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Monday, July 15, 2013
Burton Leon Reynolds Junior was born in the town of Waycross, Georgia in 1936. His father, Burton Reynolds, was a police officer, and was of Irish-Cherokee Indian descent, while his mother, Fern, was of Italian-American descent. The Reynolds family moved around quite a bit during Burt’s childhood and eventually settled in Florida, where he spent the remainder of his formative years.
As a youth, Reynolds attended Palm Beach High School. He was a keen student and graduated from high school in 1954. He was a good high school student, and an outstanding athlete; he particularly excelled at football, and won a football scholarship to Florida State University. He went on to become an All Star Southern Conference halfback, and could well have taken up a career as a professional sportsman.
Indeed, he had already attracted the attention of the Baltimore Colts, who’d reserved a place for him in their training programme, when the double blow of a serious car accident and knee injury sadly put paid to his sporting hopes. Reynolds studied drama at high school, and won a scholarship to a summer school acting programme in Hyde Park, New York. At this stage, he didn’t have any serious idea of becoming an actor - but whilst in New York, he’d had the good fortune to meet Joanne Woodward, who suggested that he should get an agent. After college, he returned to New York, to pursue his newfound acting ambitions in earnest.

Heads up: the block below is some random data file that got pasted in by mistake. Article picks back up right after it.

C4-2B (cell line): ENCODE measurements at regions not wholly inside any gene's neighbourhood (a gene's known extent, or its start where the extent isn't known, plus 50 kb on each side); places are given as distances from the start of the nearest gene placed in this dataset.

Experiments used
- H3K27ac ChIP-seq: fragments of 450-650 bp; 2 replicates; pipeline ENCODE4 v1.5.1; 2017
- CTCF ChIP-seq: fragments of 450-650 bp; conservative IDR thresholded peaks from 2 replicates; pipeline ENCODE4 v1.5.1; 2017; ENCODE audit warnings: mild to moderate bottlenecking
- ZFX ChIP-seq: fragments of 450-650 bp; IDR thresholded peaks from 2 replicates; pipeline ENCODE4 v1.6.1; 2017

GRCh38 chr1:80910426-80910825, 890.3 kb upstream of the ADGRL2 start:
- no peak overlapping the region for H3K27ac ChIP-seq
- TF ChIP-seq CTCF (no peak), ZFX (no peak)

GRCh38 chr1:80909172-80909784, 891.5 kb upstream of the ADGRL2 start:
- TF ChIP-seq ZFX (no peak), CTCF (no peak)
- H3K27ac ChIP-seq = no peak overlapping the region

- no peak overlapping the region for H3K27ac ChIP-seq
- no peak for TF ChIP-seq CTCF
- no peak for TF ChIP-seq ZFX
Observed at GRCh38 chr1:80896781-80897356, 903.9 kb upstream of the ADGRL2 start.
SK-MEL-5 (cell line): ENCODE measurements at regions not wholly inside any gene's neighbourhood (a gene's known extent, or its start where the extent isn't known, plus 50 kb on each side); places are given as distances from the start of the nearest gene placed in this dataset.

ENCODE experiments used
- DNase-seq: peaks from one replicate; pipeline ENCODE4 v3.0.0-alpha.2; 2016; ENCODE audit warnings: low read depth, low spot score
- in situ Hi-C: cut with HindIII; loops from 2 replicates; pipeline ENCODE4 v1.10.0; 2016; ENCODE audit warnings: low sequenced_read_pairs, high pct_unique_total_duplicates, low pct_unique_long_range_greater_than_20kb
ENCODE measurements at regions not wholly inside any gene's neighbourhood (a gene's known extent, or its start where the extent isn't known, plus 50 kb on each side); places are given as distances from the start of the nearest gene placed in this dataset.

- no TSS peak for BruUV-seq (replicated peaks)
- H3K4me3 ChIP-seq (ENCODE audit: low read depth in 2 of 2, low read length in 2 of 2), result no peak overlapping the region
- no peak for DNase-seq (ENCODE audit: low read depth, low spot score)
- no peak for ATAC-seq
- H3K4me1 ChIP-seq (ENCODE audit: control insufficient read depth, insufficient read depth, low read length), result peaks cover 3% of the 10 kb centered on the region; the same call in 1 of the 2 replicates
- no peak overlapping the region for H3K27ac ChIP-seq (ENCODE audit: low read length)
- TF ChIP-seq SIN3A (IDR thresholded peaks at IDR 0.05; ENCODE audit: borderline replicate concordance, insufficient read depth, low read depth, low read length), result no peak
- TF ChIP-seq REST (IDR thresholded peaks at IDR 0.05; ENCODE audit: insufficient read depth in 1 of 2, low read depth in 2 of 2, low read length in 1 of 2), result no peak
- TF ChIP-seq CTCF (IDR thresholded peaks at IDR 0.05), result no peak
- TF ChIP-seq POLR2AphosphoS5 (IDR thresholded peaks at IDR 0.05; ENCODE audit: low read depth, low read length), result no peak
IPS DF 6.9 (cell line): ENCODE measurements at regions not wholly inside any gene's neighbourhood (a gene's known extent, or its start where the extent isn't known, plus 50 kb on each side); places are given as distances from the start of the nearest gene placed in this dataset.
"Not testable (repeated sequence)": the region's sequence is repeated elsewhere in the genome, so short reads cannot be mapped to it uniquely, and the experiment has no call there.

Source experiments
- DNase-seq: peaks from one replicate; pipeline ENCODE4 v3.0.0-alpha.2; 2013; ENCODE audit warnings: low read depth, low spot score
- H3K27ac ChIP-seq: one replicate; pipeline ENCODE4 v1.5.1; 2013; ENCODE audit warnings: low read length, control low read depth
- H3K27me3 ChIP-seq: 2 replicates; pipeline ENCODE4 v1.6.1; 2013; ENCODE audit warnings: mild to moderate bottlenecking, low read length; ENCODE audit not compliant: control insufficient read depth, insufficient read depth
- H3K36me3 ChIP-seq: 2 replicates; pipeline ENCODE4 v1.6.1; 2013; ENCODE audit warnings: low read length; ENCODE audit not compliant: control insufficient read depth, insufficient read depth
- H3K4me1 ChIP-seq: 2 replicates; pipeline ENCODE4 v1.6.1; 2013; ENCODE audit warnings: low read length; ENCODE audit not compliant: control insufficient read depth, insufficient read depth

When he was starting out in New York, Reynolds followed the traditional aspiring actor’s path of working in restaurants and bars in order to earn a living, whilst he scored the occasional small TV or theatre role. Eventually, things began to improve when he was spotted in a New York production of 'Mister Roberts', and was offered a TV contract. He began to appear on TV quite regularly, mostly in Western series such as 'Gun Smoke' (1955) and 'Riverboat' (1959). Eventually, he landed his first feature role in a movie called 'Angel Baby', in 1961.
It wasn’t until the 1970s that Burt Reynolds really became a big-time star, when he played the role of Lewis Medlock in the backwoods horror film, 'Deliverance' in 1972. The film tells the story of a trip up country that goes terribly, terribly wrong; interestingly, Reynolds only got the part because several other actors, including Marlon Brando and Henry Fonda, had turned it down after they’d been briefed on the risks of the Chatooga River, where much of the movie was filmed!